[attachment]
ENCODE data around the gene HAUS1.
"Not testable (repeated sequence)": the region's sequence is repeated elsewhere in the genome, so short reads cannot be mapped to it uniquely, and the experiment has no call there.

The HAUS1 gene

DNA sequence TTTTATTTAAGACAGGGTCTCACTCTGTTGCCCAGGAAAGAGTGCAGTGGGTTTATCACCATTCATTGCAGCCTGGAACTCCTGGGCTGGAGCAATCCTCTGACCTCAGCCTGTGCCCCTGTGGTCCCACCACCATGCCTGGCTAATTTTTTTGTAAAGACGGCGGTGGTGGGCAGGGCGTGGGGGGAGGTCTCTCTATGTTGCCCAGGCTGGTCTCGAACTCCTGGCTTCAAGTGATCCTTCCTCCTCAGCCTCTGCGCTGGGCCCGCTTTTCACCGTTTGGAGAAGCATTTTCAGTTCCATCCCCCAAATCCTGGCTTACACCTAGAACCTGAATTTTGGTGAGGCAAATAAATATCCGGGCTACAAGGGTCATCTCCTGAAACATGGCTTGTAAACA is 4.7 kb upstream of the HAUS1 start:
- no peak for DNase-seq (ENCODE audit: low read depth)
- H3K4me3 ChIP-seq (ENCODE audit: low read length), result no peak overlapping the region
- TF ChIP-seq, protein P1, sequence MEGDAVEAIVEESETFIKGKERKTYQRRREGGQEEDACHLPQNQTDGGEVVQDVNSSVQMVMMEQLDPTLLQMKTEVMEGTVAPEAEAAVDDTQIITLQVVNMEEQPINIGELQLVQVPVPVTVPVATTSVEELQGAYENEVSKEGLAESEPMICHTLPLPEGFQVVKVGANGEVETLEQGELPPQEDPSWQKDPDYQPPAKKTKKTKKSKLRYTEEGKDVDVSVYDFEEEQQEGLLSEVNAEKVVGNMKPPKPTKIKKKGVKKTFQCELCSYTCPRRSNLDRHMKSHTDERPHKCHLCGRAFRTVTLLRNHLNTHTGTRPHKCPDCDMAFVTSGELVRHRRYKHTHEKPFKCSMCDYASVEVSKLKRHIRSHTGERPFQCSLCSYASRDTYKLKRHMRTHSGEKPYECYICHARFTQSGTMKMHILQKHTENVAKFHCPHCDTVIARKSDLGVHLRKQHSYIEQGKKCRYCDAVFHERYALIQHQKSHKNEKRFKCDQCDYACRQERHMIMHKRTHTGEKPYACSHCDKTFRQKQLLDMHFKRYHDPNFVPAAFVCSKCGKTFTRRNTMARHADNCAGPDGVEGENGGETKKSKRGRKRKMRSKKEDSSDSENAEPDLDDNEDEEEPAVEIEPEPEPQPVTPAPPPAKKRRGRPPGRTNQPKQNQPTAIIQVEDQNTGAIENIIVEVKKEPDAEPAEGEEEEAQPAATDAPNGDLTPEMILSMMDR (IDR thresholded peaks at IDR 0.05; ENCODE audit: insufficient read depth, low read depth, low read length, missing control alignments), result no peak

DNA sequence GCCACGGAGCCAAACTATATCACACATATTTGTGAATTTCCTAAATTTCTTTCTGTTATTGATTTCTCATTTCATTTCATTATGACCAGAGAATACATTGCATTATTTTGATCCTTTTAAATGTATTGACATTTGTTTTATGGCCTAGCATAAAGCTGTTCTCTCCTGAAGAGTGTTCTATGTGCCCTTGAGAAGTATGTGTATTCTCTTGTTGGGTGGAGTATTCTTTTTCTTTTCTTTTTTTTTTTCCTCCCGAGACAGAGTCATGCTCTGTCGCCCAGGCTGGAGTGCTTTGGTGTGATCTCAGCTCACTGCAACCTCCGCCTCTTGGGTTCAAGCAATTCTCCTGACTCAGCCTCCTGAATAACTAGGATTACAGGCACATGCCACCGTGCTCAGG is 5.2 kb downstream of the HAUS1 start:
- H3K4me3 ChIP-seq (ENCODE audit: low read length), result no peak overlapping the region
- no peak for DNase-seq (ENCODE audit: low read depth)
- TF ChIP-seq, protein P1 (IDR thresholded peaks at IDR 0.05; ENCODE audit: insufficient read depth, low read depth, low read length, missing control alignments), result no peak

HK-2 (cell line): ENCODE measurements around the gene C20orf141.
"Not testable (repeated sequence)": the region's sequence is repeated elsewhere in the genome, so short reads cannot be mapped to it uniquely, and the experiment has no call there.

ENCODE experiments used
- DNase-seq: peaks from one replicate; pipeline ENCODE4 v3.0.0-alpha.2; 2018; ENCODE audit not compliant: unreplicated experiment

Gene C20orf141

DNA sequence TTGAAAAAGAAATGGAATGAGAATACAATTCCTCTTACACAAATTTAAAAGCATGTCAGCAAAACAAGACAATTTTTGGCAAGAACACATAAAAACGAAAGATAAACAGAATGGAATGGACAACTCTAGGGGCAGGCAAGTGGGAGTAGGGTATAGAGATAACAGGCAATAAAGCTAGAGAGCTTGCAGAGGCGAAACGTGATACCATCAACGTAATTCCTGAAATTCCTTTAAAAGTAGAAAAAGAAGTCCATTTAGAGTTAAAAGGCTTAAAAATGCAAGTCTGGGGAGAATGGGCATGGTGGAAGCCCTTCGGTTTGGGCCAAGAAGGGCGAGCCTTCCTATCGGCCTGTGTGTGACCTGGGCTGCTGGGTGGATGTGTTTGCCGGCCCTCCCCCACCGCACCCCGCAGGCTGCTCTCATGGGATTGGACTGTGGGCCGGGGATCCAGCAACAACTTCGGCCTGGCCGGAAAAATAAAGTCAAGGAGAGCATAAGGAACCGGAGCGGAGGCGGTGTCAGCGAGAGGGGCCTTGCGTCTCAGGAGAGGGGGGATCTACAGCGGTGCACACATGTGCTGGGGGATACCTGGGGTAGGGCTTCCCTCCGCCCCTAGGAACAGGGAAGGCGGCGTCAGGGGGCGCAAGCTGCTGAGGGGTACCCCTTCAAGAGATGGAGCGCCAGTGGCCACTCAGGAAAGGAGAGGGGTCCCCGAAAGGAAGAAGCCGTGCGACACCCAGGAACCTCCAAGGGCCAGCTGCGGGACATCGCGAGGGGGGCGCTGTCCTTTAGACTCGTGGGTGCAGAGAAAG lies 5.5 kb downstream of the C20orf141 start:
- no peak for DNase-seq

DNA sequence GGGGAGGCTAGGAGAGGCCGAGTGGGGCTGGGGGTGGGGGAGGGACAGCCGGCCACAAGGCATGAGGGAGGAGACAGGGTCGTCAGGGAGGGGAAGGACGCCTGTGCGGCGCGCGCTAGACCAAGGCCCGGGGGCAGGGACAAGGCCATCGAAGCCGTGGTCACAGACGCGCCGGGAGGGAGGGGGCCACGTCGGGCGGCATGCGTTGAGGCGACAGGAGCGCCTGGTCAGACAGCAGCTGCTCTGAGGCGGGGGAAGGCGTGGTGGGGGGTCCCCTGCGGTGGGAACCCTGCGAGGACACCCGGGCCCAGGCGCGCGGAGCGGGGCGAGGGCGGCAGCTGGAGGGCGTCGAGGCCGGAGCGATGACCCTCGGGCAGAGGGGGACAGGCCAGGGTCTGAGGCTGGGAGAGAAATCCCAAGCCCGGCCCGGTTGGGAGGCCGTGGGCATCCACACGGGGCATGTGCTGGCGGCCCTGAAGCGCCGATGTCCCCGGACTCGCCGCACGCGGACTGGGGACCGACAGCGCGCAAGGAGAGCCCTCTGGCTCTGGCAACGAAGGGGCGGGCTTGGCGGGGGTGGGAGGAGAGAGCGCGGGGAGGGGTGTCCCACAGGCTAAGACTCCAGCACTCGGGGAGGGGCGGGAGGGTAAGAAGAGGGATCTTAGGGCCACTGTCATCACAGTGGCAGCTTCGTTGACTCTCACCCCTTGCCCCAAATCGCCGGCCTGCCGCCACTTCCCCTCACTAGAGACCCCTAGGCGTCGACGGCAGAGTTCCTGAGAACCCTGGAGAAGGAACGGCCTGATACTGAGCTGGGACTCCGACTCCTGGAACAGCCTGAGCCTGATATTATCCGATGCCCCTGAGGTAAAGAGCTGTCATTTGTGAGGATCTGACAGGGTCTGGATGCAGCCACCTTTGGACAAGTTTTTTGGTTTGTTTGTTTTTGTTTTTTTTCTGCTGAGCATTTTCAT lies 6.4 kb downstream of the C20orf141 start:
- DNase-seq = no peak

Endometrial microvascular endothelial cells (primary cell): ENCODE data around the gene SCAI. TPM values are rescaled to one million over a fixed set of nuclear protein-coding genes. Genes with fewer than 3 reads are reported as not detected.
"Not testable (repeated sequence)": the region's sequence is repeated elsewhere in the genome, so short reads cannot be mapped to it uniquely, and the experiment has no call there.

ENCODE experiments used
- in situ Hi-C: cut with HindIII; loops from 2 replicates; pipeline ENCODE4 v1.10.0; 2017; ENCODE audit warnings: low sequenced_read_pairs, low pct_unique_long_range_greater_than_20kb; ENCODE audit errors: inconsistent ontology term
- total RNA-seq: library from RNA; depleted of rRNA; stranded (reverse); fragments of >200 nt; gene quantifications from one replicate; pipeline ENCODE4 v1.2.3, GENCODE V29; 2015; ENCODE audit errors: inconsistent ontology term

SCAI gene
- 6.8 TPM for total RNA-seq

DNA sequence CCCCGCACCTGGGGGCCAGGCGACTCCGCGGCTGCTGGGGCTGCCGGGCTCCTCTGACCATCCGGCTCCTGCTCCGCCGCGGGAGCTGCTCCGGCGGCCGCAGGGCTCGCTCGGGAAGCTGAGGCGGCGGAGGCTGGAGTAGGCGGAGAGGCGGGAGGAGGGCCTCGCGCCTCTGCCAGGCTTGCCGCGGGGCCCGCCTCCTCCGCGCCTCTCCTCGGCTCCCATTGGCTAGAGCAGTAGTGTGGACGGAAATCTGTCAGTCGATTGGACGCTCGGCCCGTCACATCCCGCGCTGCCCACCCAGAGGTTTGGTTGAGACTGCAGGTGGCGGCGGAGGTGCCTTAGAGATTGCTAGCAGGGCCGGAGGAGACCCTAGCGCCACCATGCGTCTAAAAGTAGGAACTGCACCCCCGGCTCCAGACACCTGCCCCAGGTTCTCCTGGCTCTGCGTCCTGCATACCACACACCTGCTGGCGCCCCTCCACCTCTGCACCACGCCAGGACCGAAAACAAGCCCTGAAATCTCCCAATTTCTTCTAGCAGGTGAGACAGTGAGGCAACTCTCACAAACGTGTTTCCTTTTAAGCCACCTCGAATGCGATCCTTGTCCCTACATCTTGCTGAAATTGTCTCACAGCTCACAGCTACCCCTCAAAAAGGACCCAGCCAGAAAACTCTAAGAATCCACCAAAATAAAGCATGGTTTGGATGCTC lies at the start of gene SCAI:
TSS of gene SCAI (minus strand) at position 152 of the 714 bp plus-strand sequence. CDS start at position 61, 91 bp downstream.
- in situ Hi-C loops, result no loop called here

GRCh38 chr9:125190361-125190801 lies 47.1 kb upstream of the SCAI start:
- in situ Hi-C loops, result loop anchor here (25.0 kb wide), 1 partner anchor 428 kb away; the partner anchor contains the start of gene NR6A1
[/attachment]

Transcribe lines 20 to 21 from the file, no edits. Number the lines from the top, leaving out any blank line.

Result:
- DNase-seq = no peak

Endometrial microvascular endothelial cells (primary cell): ENCODE data around the gene SCAI. TPM values are rescaled to one million over a fixed set of nuclear protein-coding genes. Genes with fewer than 3 reads are reported as not detected.